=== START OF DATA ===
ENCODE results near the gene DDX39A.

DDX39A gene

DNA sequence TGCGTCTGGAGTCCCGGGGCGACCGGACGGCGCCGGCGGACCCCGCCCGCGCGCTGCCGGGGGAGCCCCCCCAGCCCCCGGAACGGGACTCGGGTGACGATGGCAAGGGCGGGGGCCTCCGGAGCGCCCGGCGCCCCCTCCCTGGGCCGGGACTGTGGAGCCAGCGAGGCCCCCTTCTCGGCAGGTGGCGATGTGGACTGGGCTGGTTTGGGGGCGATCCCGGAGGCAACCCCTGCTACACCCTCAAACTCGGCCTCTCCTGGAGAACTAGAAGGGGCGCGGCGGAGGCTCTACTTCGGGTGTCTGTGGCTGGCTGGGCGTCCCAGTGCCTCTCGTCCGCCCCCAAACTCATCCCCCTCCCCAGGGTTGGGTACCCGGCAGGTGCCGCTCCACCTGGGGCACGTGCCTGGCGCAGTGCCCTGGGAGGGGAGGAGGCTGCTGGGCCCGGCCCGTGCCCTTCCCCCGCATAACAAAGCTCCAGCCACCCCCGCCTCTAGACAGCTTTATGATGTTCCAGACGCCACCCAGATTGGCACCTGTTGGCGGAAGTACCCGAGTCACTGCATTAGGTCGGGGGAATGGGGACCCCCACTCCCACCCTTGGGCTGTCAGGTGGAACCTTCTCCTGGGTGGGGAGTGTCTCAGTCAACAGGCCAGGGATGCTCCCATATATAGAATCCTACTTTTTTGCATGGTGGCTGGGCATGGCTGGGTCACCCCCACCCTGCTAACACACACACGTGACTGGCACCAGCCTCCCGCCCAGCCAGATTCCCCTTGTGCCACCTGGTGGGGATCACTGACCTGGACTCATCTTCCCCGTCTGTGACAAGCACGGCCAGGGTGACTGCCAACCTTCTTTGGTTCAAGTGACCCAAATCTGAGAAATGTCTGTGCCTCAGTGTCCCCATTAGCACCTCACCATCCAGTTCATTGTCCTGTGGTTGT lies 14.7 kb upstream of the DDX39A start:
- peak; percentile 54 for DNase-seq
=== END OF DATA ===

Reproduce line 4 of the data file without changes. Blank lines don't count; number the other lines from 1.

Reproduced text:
- peak; percentile 54 for DNase-seq